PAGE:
For the second time in less than one month, the mixed martial arts community is left with the question: How was a UFC fighter allowed to compete after he failed a drug test?
The Nevada State Athletic Commission revealed on Tuesday that Anderson Silva had tested positive for two steroids, drostanolone and androstane, prior to defeating Nick Diaz via unanimous decision on Jan. 31 in Las Vegas.
Last month, the NSAC revealed that UFC light heavyweight champion Jon Jones had tested positive for traces of cocaine prior to a title fight against Daniel Cormier at UFC 182 on Jan. 3 in Las Vegas. Jones was allowed to still compete, as cocaine is not technically a banned substance "out-of-competition" in the state of Nevada. He defeated Cormier via unanimous decision.
In Silva's case, the NSAC has stated it did not receive the results of the test, which was administered on Jan. 9, until Feb. 3 -- three days after Silva (34-6) competed in the Octagon.
Had the commission received those results prior to the fight, NSAC chairman Francisco Aguilar told ESPN.com he would have been forced to cancel the non-title middleweight fight, which drew a $4.5 million live gate at the MGM Grand Garden Arena.
According to Silva's lab report, the Sports Medicine Research and Testing Laboratory (SMRTL) in Salt Lake City received his sample on Jan. 12. Urine samples are allowed to be transferred by mail, which is a potential explanation for the delay in the lab's receipt.
Dr. Daniel Eichner, executive director of SMRTL, made it very clear to ESPN.com that the lab never deals with specific names regarding samples. Each sample is identified by number only -- meaning, the SMRTL would not put a rush on any sample analysis based on the magnitude of any event.
The fact that Silva's sample was tied to a multimillion-dollar event in Las Vegas is irrelevant and unknown, as far as the lab is concerned.
"Blood and urine samples have unique sample ID numbers, and we never see a name," Eichner said. "We see a number. We then screen those biological samples for any prohibited substances and if we see something, we then confirm that. Sometimes it may be more than one substance.
"We have a confirmation process to make sure that what we've seen is absolutely prohibited and absolutely confirmed. Sometimes that can take time."
Eichner, who has been the executive director at SMRTL since October 2011, could not speak on any specific case, only in generalities. According to Eichner, the SMRTL lab processes approximately 30,000 samples per year.
The World Anti-Doping Agency-accredited lab -- one of 32 in the world -- differs from a drugs of abuse lab, which can turn out results very quickly. Due to the necessary confirmation process and data entry, Eichner says certain samples can take time to analyze.
In Silva's case, from the time the lab received the sample to reporting the results, it took 22 days.
"We're totally different than a drugs of abuse lab," Eichner said. "If you look at a place like QUEST, they can get a sample in that day and get it on an instrument that night. That's not realistic in the kind of work we do. We do much different work with much different instruments. If you're comparing the turnaround time in the WADA community to the drugs of abuse community, you're not doing a fair comparison.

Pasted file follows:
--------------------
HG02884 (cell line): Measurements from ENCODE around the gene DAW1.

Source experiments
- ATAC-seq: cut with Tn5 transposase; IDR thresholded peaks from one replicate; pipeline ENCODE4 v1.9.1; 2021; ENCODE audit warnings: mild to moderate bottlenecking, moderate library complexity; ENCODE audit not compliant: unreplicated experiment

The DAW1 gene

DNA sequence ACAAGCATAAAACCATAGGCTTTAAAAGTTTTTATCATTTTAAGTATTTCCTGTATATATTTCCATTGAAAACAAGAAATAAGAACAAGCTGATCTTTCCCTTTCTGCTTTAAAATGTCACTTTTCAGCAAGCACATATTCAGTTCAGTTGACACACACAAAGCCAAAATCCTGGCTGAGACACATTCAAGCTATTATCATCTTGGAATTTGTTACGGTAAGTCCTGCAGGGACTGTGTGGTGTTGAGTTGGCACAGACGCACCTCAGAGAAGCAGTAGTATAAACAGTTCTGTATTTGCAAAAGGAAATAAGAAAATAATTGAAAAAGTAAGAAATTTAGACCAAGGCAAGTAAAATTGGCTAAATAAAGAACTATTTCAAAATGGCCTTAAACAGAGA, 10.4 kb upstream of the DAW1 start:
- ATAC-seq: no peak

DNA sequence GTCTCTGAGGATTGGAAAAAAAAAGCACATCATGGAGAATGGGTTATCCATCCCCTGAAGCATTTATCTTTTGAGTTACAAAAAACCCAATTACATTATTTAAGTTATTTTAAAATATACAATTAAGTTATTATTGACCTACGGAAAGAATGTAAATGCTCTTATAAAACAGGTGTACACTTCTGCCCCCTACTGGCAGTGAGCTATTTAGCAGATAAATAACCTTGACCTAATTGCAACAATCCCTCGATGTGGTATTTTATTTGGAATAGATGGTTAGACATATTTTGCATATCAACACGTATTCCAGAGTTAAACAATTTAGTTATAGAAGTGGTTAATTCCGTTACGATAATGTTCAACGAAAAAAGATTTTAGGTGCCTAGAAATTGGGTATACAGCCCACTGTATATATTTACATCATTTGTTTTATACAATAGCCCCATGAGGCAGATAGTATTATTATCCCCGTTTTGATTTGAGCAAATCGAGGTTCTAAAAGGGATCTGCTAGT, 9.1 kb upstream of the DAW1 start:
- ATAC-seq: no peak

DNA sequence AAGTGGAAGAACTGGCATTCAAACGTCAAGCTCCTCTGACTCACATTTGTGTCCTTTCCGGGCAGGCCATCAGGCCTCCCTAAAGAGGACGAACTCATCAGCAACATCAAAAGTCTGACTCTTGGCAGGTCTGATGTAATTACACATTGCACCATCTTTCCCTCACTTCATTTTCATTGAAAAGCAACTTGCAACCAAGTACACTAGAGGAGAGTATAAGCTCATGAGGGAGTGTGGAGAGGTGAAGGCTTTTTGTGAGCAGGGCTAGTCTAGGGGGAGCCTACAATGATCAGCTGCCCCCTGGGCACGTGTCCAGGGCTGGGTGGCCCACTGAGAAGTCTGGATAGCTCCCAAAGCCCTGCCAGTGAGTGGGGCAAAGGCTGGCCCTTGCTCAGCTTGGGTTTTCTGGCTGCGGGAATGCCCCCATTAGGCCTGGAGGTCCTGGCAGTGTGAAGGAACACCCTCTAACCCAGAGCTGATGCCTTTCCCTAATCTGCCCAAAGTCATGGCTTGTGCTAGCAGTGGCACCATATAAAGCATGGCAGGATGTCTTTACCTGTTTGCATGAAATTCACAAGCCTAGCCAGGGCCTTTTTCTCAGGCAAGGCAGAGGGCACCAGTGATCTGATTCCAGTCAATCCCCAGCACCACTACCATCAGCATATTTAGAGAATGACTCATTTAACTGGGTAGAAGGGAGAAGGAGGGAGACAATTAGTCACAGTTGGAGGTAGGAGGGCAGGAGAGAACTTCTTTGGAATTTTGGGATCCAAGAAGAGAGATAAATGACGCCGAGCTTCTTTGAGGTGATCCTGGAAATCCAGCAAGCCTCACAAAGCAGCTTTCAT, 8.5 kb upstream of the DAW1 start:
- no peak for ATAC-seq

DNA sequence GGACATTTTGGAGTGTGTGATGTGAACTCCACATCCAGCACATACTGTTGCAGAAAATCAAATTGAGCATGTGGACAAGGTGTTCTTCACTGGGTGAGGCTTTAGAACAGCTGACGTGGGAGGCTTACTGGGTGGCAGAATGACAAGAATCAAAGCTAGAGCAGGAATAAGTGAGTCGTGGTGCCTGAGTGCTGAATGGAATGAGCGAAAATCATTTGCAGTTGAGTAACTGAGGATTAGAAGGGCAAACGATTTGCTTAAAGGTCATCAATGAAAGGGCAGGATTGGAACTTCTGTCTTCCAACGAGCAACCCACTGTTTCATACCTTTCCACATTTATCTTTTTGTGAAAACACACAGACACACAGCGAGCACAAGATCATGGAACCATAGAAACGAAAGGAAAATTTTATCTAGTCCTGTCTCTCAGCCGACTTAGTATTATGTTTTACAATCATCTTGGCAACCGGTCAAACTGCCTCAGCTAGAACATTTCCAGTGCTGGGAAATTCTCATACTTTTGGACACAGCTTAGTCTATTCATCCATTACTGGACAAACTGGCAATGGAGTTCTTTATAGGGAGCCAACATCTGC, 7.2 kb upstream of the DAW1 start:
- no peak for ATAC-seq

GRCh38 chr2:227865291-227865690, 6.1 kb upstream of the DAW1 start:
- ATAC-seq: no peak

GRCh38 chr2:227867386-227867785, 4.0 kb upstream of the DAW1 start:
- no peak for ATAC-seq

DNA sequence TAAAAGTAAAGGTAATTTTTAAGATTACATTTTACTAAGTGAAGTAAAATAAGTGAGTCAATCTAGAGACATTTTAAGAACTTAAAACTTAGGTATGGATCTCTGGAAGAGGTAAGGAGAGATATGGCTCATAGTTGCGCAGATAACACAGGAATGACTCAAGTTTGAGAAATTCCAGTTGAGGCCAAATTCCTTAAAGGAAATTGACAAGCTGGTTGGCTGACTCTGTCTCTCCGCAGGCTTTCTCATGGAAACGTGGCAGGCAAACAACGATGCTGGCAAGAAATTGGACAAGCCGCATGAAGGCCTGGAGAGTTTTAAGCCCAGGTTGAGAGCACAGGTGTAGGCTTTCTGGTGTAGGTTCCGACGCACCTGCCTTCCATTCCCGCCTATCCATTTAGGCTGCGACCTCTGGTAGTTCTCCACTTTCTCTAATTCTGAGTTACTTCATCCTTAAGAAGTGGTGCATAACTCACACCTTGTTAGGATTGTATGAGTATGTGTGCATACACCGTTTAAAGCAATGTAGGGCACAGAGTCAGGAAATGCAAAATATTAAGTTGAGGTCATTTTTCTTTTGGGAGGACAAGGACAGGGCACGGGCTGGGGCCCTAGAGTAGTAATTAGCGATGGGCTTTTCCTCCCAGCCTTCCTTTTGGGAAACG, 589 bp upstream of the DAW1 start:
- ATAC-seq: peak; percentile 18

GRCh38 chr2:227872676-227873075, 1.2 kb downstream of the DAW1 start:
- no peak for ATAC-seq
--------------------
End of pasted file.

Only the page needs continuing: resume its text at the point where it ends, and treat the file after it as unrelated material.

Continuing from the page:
"One thing I will never apologize for is sending an adverse finding to one of our clients that may take a little bit longer than we would have liked. We will never send a report before it was ready and sometimes they can take longer, depending on the substances we are trying to confirm."
According to NSAC executive director Bob Bennett, he has spoken with Eichner regarding a quicker turnaround on NSAC administered tests. Bennett said that beyond unique circumstances, his expectation is to receive results in seven business days.
"The NSAC is constantly making strides to improve our policies and procedures," Bennett said. "It's a very unfortunate situation that our out-of-competition testing took place on (Jan. 9) and I just received the results yesterday. Typically, it doesn't take three weeks. Obviously, that's unacceptable.
"Dr. Eichner and I have come to an agreement that in the future, I'll get these results in seven working days. Barring extreme circumstances, I should get them in seven days."
Silva and his team have already inquired about testing the 'B' sample from Silva's positive test. Silva was also tested out-of-competition on Jan. 19 and again on the night of the fight. Those results are unavailable at this time.
"They wanted the 'B' sample to be analyzed by a second lab," Bennett told ESPN.com. "We can't accommodate them because that's not keeping with WADA standards, but we did inform them that should they want to have the 'B' sample done, they are welcome to fly to Salt Lake City, observe the 'B' sample to make sure it wasn't tampered with and wait there until the results come in."
Bennett said he relayed Silva's team its options on Tuesday and has not heard back yet. In light of the results, UFC president Dana White promised to support Silva, and that he would get his due process. He also said the fighter will continue his role as coach of The Ultimate Fighter: Brazil as the process plays out.
“We fully support the [NSAC]’s out-of-competition drug testing program, which we have financed when requested over the past two years," White said. "Testing of this nature is important to help keep the sport clean. [Dr. Daniel Eichner] at the laboratory in Salt Lake City has now explained the timing of Anderson’s test results and why the Commission and the UFC did not receive the results until Feb. 3, after the fight.
“Once all the results have been made public and the Nevada State Athletic Commission has rendered its decision, we will respect the process and move forward accordingly.”